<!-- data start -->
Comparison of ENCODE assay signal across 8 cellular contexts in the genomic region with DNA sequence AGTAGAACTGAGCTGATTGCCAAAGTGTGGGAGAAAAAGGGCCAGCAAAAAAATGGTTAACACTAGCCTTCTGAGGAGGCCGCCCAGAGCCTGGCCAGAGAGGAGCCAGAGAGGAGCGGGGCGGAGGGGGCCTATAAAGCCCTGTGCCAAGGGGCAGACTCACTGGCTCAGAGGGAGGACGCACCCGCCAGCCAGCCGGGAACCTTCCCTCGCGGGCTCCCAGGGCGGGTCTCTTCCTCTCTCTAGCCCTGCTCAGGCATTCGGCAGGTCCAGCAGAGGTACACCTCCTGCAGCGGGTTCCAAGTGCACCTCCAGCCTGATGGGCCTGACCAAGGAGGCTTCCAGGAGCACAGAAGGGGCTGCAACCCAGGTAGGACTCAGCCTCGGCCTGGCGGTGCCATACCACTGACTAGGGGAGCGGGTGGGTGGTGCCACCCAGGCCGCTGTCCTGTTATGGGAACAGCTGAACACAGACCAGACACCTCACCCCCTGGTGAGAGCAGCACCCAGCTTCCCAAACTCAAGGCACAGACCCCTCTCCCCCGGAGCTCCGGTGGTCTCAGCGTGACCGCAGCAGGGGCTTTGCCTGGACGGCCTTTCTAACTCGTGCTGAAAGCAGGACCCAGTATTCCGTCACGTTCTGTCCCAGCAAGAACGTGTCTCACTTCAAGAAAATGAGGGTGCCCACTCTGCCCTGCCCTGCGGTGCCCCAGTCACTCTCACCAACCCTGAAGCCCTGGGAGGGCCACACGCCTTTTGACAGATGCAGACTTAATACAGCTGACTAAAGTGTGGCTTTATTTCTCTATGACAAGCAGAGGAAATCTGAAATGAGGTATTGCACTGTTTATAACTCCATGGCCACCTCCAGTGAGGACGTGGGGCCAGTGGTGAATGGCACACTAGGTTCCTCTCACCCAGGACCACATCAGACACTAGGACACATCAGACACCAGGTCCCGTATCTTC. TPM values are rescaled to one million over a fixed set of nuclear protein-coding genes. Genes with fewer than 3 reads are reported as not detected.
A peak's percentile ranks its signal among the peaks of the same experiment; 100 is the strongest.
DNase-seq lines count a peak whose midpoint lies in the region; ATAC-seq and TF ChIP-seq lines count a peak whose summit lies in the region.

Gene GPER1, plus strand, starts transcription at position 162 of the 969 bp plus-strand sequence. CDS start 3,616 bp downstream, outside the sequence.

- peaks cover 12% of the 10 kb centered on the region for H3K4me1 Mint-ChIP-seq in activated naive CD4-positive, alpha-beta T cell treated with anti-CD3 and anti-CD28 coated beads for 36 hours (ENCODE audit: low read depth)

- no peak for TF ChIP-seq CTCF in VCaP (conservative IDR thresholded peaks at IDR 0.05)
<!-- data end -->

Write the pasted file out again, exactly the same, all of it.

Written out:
Comparison of ENCODE assay signal across 8 cellular contexts in the genomic region with DNA sequence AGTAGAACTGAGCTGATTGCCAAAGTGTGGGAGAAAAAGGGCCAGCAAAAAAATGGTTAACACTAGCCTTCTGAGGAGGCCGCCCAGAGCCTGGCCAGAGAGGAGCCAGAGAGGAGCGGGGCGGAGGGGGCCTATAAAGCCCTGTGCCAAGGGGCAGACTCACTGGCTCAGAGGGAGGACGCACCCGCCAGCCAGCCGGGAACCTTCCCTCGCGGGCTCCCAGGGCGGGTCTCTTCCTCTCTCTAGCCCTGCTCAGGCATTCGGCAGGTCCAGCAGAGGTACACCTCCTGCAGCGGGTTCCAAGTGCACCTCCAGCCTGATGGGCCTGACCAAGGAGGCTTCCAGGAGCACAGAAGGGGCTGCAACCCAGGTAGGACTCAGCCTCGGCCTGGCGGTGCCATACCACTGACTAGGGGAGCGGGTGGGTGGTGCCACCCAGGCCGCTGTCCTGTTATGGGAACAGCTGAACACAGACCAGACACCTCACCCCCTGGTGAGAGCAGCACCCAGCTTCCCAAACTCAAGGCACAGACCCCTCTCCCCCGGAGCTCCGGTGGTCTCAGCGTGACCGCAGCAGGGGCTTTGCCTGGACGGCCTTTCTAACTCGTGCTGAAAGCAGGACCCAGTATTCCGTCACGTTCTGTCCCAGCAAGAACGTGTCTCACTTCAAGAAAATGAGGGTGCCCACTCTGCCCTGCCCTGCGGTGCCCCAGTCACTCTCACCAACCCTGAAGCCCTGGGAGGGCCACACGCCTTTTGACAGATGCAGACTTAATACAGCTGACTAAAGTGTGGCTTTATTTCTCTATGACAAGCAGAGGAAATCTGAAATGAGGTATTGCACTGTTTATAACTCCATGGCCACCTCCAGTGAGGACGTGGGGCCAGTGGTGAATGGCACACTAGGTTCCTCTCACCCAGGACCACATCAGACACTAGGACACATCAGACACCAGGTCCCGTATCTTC. TPM values are rescaled to one million over a fixed set of nuclear protein-coding genes. Genes with fewer than 3 reads are reported as not detected.
A peak's percentile ranks its signal among the peaks of the same experiment; 100 is the strongest.
DNase-seq lines count a peak whose midpoint lies in the region; ATAC-seq and TF ChIP-seq lines count a peak whose summit lies in the region.

Gene GPER1, plus strand, starts transcription at position 162 of the 969 bp plus-strand sequence. CDS start 3,616 bp downstream, outside the sequence.

- peaks cover 12% of the 10 kb centered on the region for H3K4me1 Mint-ChIP-seq in activated naive CD4-positive, alpha-beta T cell treated with anti-CD3 and anti-CD28 coated beads for 36 hours (ENCODE audit: low read depth)

- no peak for TF ChIP-seq CTCF in VCaP (conservative IDR thresholded peaks at IDR 0.05)